This past month, we received eleven friendship albums on-deposit from San Diego-area collector Graham Stubbs. They all have papier-mâché bindings (with mother-of-pearl decoration). Our plan is to catalog these extraordinary volumes, photograph them, and make them available to researchers. Jennifer Rosner, who has written extensively about this particular style of binding, will be adding them to the Library Company’s Flickr group:
One of the loveliest in the Stubbs deposit is an album that was owned by Charlotte Altemus, whose name is engraved on the clasps:
Charlotte’s album contains various inscriptions, many by Altemus family members, including one by her mother-in-law, Pamelia Taylor Altemus (1783-1863). Remarkably, Mrs. Altemus was the matron of the Philadelphia City Hospital. Every aspect of this special album suggests that it was a bespoke volume. Charlotte’s husband Samuel may have requested that the best workers put extra effort into producing it as a present for her, and she then used it to strengthen her ties with her extended family by getting people to inscribe pages in it.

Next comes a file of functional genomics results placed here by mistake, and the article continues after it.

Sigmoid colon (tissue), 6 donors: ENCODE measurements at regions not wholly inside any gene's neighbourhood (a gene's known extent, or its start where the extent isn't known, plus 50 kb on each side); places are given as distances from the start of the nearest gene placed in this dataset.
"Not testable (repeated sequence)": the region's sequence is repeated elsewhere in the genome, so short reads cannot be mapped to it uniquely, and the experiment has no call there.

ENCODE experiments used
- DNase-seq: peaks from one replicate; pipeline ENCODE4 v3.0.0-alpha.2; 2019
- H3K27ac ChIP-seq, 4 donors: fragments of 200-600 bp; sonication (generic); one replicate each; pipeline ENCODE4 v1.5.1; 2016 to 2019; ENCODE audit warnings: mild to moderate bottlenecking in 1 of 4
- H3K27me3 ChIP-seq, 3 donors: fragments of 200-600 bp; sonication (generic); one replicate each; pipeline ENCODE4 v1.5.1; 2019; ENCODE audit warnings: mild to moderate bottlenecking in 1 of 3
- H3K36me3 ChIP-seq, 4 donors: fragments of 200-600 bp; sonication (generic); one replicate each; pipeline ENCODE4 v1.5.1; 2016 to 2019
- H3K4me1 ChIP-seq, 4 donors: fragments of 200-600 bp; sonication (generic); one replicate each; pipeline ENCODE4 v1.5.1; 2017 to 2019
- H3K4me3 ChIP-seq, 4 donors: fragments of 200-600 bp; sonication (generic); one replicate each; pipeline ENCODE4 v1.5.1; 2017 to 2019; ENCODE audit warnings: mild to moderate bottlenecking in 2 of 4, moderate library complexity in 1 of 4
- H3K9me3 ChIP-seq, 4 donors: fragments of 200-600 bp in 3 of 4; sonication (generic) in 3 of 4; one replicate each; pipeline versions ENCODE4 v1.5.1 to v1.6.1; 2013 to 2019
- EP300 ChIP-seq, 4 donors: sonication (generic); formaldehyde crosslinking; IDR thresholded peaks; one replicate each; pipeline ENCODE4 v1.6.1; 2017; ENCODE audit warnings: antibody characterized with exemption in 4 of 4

In general, however, volumes with papier-mâché bindings, came out in editions. On seeing one of more modestly decorated albums in the Stubbs Collection – that is decorated with simple leaves in mother-of-pearl – Jennifer Rosner noted how remarkable it is that it still has the glaze that generally has worn off in the intervening 150+ years.
Mr. Stubbs himself has plans to publish the results of his own research on the owners and inscribers in the albums. He has uncovered complex networks of associations that these albums document. For example, he traced the story of one woman named Milla Corey (full name: Mary Permillia Corey), of Almond, New York. She signed Maria Barnard’s album. Unfortunately, Milla ended up in Willard State Hospital for the Insane, in Willard, New York. Now, we look forward to hearing the whole story, especially since Milla Corey was also an artist, and at least one of her paintings has been passed down in the family.
It seems there is no such thing as an “ordinary” volume with a papier-mâché binding. Every single one has something special and research-worthy about it. And this is only the start of our study of the Stubbs Collection, which has so much potential for further discoveries related to a wide range of fields, including women’s history, binding history, and business history.
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